Speaking at the ILEC Centre in London, Maxted offered a candid view of the police's technology capabilities, which was perhaps unsurprising given his own IT security background, including as a former penetration tester and a security consultant for Encryption.
He started his presentation by saying that the ever increasing use of the internet and big data is ‘creating opportunities for criminals' but also causing issues for police who remain ‘largely ill-equipped to deal with cyber-crime'. This proliferation was particularly worrying given the ‘siloed' nature of police forces, where idea and data sharing is not generally embraced.
Citing recent statistics which indicated that that one in three adults suffered from online crime last year, he said that most organisations focus on achieving the bare minimum compliance and to this day have no board buy-in on cyber-security. These companies, said Maxted, “don't understand the benefits of good practice” and wouldn't truly understand until they have “become a victim and change their behaviour.”
One of the main problems, he added, is the reporting of cyber-crime with firms fearing reputational damage and crashing share prices, while also not trusting the police to bring the culprits to justice. In a warning to attending police staff, he said: “The reason industry is not engaging [with you] is because they don't trust you.”
Gloucester remains at the top when it comes to cyber-crime, winning high praise from HMIC in a report released last year, but even Maxted admits that this is just the start, with much of his job still ‘translating' the threat.
Legislation is also an issue and ‘ill-equipped' to deal with the fast moving pace of technology, said Maxted, who cited the Computer Misuse Act as an example; established in the 1990s in relation to landlines, mobiles and some email, it is now being used to judge on so much more. “The law is a grey area and open to interpretation,” said Maxted.
The security expert wasn't finished there, also urging police to liaise more closely with industry and to share data. For this, police would need to incentivise private firms enough to get involved. “Law enforcement is used to putting the hammer down and say ‘you will do this', but they can't do that now.”
He added that collaboration and more funding is needed, with education a continuing concern.
“Education is the biggest problem we have with corporations and with police officers. They've been focused on traditional crime so long that [cyber-crime] is alien to them.” Gloucester has forged ahead with ‘CEOP Think U Know' and social media campaigns.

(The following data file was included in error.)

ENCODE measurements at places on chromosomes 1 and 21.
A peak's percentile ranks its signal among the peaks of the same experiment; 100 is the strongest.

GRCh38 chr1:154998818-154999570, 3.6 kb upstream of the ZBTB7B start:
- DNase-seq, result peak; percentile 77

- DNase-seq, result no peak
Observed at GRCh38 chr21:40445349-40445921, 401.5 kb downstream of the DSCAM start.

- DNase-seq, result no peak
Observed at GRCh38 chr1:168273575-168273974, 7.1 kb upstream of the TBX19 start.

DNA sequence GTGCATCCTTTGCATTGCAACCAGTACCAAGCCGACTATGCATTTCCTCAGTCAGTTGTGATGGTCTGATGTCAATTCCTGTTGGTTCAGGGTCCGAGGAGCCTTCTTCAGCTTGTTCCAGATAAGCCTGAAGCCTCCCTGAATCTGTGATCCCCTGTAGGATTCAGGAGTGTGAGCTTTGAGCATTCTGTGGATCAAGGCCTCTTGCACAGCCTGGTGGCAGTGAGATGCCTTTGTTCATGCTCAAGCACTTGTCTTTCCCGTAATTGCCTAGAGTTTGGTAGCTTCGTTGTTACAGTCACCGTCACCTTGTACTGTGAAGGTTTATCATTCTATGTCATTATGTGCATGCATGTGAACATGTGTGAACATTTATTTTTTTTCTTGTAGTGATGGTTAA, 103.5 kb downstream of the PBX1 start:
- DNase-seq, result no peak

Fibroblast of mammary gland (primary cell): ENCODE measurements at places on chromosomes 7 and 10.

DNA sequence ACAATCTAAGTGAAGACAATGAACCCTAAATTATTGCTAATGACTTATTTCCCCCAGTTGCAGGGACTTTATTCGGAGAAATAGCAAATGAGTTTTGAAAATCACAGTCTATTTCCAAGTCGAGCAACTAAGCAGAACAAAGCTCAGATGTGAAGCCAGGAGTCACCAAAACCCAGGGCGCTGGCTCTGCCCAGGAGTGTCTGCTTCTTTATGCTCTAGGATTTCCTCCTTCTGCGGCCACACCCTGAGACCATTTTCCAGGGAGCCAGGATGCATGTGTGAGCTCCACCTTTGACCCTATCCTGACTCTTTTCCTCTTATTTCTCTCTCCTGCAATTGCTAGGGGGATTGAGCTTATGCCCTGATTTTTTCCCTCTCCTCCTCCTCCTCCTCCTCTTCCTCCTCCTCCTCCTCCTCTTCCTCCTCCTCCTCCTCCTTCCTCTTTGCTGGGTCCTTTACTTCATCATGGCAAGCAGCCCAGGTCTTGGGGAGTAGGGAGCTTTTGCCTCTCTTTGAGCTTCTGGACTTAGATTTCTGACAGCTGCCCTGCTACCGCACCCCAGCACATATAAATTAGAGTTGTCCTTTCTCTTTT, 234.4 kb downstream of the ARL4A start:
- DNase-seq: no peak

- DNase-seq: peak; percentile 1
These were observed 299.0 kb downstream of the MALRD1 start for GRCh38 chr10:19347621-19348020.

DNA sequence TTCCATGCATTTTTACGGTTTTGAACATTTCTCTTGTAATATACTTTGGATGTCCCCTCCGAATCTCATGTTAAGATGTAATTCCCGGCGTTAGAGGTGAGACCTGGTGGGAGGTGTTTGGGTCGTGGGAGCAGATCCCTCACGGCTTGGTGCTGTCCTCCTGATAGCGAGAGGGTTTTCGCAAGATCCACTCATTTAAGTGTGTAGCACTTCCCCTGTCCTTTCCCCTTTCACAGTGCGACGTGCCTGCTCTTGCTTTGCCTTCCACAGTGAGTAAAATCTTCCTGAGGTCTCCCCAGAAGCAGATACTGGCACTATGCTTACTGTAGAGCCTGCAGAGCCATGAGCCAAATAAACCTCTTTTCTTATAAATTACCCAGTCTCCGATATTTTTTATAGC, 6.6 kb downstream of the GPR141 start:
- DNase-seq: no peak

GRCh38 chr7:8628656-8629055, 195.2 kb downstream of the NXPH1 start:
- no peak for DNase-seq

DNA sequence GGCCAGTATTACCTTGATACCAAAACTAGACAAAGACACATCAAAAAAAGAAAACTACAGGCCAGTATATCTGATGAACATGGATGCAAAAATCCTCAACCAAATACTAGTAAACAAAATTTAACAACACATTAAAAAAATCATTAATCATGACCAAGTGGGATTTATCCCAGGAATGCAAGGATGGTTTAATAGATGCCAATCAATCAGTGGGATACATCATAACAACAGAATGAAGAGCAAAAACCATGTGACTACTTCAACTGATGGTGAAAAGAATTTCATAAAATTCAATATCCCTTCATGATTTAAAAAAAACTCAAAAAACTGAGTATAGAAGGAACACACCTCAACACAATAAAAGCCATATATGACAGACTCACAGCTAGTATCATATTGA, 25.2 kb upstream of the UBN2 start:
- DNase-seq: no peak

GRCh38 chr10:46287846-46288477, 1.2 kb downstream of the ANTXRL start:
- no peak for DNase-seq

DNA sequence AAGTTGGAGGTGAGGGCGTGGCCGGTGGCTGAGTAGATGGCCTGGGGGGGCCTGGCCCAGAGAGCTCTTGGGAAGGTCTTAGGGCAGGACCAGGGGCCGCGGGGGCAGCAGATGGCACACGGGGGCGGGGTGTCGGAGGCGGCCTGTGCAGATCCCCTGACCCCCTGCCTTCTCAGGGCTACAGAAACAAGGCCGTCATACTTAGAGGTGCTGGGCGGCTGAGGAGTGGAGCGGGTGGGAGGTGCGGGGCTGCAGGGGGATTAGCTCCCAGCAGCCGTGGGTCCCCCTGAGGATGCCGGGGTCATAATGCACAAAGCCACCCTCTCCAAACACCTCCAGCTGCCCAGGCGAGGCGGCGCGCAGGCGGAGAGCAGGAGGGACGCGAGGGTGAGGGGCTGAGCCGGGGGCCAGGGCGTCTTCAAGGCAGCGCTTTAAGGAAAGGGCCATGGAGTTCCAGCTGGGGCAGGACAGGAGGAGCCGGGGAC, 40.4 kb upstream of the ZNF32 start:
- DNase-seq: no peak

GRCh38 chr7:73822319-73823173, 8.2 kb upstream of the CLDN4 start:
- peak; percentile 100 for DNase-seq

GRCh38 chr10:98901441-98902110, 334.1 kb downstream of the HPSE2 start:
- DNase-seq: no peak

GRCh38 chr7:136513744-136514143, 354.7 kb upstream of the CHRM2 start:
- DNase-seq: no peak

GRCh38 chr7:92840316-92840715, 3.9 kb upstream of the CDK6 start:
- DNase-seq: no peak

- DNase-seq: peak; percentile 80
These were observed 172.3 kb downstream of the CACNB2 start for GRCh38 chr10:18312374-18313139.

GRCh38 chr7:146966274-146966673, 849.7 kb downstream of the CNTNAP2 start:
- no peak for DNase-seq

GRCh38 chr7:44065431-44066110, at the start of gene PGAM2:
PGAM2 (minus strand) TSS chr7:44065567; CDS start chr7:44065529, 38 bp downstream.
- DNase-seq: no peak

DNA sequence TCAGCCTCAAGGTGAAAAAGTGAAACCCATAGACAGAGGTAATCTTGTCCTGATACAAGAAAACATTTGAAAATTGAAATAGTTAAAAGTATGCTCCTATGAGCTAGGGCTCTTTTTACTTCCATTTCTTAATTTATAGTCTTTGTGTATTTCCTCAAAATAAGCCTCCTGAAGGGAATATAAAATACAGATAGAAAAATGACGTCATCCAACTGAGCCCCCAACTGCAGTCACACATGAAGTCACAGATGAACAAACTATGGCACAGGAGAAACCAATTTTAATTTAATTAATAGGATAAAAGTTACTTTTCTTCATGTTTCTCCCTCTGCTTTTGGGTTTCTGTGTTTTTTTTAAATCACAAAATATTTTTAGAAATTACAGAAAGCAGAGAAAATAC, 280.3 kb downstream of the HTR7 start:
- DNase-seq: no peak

Despite these problems, Maxted said that cyber-crime isn't as advanced as sometimes promoted, with DoS attacks and hackers exploiting vulnerabilities, poor patching or excessive open ports. Doing these basics is “like putting a seatbelt on”.
“We need to share nationally with what works and what doesn't. We welcome sensible discussions to move things forward, because you can't do it on our own. If you can help, with any advice, please tell me. We do care.”
Later in the day, Kevin Williams, general manager of TC-UK and formerly of the National Crime Agency's National Cyber Crime Unit, painted a more positive picture, citing CERT-UK and CISP as examples of positive public data sharing. “One of the great things I've experienced in law enforcement is collaboration that has taken place over the last couple of years with CERT UK.”
He noted however that sharing is important for “not only saving pounds” for also for stopping harm caused to others, and said that it can be efficiently done so long as this sharing of sensitive information is anonymised.
However, on internet policing, he was less definitive. “Who should police the internet? If you throw in [Edward] Snowden, this is a really complex question,” he said, citing legislation and geographic borders as recurring issues for law enforcement trying to deal with cyber-crime, which has been described as a ‘borderless' crime.
Williams continued that law enforcement is also having to contend with increasingly fast and agile criminals; he cited one example of a group that had their infrastructure up online for one day, conducted their criminality the next and “they were gone on day three”.
“It often means they've carried out attack, no one has seen the attack, and weeks later the criminality is found. But by then any logs that did exist have gone.” Instead, he said that this should get businesses thinking about their log management process.